Chasing the runaway anti-fracking train: An industry-led group suggests that shale gas drillers be required to disclose the chemical composition of their drilling fluid, which critics say can contaminate drinking water. This assessment (located half-way through a new report issued by the National Petroleum Council, and led by two big shale-gas drillers -- Anadarko's Jim Hackett and Chesapeake's Aubrey McClendon -- plus Daniel Yergin, the oil historian) isn't surprising in content: The industry has been under enormous pressure to do so, because as it stands these drillers may be jeopardizing the potentially enormous economic and geopolitical benefit of shale gas. There is that much of a perception problem about the drilling method called hydraulic fracturing, or fracking.
Yet is one fully persuaded by this high-profile attitudinal turnaround? More than half of the 46-page report -- the entire first half -- is a paean to the shale gas bonanza. When it finally gets to the doubts surrounding the industry, it does so by first again praising its environmental performance. Even when it suggests that the Interior Department require all frackers to join Frac Focus, a Web-based chemical registry, the report limits that suggestion to federal lands. As for these federal lands, there too the report writers hedge -- they do not recommend a mandate for full disclosure, meaning all chemical content, but only to "participate" in Frac Focus, a very different thing. In fact, very little about the report suggests an embrace of oversight. And what's wrong with that? I think it will not quell the storm of doubts (consider this latest investigative piece by ProPublica's Abrahm Lustgarten and Nicholas Kusnetz, describing the impact of wastewater stored in open pits near fracking sites). The industry must go demonstrably overboard in its zeal for transparency if it wants not to stunt production.
I talked on the topic of fracking over beers with Peter Robertson, the former vice chairman of Chevron, who was in Washington to present a new report by Deloitte about fracking in North America. Robertson seemed flabbergasted by the magnitude of the shale gas reserves, sufficient, he said, to produce the equivalent of 6 million barrels a day of oil. Yet he was also worried about the public relations problem. For purposes of illustration, Robinson compared the U.S. shale gas industry with Saudi Arabia, where one company produces some 10 million barrels a day of oil from a few hundred wells. Shale gas is produced by some 2,000 companies "from hundreds of thousands of wells," he said. "You're only as good as the weakest link," Robertson said. "We have to win the public over on this one. We are not doing this in some corner, but in towns, villages and cities. They could progressively shut them down."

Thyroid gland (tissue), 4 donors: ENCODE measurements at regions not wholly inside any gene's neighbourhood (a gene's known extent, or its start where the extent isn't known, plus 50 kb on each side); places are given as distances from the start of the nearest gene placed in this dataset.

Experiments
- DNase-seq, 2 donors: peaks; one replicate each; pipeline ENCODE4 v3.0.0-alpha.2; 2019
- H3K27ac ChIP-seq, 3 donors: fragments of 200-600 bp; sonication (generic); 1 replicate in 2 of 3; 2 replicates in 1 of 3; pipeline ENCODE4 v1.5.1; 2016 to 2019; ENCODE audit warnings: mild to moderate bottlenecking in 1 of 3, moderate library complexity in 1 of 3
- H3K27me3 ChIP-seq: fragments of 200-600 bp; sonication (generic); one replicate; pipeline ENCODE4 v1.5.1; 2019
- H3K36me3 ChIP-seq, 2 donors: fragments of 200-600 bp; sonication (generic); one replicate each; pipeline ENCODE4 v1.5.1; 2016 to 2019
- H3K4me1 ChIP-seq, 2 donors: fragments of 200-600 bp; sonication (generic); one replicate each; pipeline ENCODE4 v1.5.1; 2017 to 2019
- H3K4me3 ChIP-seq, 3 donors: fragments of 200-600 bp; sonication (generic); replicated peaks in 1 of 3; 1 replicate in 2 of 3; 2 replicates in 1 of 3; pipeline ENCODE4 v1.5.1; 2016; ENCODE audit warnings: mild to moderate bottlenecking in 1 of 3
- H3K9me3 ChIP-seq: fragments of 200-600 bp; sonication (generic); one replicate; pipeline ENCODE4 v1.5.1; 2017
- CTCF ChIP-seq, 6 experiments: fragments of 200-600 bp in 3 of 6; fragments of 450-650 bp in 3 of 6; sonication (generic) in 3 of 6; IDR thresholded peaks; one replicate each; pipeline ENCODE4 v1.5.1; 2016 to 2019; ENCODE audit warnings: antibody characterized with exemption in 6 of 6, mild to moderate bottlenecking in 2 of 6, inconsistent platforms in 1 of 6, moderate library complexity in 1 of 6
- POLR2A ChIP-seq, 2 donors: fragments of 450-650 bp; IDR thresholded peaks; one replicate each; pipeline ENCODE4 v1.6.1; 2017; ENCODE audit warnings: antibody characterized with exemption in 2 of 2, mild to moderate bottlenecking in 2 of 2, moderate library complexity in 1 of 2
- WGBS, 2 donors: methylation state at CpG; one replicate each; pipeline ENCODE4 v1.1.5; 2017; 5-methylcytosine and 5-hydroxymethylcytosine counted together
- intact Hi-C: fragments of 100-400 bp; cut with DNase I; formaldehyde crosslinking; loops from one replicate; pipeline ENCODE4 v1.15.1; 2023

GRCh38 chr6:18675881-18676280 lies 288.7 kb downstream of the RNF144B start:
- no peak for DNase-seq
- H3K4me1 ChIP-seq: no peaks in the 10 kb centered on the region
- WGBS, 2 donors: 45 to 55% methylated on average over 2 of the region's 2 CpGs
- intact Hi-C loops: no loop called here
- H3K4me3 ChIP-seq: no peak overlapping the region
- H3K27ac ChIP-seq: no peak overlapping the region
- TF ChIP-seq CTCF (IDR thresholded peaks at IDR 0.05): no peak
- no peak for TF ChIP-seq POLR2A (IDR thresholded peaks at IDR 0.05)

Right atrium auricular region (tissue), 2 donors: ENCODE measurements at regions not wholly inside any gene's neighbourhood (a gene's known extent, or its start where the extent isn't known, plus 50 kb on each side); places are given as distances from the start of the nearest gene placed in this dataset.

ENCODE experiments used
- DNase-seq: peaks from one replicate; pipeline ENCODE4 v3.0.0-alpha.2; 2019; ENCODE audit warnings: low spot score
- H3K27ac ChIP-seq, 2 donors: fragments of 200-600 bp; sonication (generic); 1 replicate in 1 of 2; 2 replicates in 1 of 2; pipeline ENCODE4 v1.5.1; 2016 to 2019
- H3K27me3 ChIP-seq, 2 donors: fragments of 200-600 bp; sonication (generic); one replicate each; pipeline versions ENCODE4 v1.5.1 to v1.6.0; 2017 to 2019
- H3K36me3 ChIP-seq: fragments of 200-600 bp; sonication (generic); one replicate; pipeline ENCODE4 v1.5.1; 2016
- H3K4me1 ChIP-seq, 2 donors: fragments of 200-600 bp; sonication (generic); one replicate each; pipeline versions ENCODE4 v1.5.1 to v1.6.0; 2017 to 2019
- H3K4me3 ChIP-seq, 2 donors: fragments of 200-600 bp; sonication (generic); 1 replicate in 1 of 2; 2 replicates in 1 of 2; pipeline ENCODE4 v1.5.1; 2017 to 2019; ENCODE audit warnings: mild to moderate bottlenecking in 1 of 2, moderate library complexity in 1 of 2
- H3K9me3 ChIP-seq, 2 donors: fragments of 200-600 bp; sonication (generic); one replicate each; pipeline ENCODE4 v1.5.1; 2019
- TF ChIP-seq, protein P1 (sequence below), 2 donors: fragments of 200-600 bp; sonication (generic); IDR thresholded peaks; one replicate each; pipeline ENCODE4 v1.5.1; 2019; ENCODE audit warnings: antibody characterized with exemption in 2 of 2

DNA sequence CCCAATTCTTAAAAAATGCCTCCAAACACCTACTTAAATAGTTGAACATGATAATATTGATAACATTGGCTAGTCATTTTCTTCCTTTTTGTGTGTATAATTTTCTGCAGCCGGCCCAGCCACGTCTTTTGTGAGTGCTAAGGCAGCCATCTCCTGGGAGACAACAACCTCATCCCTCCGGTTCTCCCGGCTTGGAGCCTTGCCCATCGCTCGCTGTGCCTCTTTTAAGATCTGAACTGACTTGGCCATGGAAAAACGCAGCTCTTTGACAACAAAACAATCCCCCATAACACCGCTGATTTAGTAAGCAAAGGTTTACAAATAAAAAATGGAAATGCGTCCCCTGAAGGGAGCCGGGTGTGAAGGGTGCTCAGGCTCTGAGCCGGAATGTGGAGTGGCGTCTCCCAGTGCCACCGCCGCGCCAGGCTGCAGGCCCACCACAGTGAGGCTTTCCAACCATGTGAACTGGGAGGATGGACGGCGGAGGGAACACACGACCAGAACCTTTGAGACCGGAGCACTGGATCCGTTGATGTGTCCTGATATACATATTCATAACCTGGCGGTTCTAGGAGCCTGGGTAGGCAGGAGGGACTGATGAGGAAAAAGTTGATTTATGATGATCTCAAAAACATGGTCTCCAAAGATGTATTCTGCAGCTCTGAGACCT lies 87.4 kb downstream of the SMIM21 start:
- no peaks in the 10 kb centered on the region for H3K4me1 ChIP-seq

We have to set high standards, and we have to find a way to police, to self-police, this industry so that we do this right.
On chemical disclosure, Robertson wondered why "we don't just do it."
Why don't we don't just say ‘Of course we're going to tell you' [what is in the fracking fluid]. Because we are, actually. It's almost like we're just fighting it till the end. Because we're going to lose this one.
Steve LeVine is the author of The Oil and the Glory and a longtime foreign correspondent.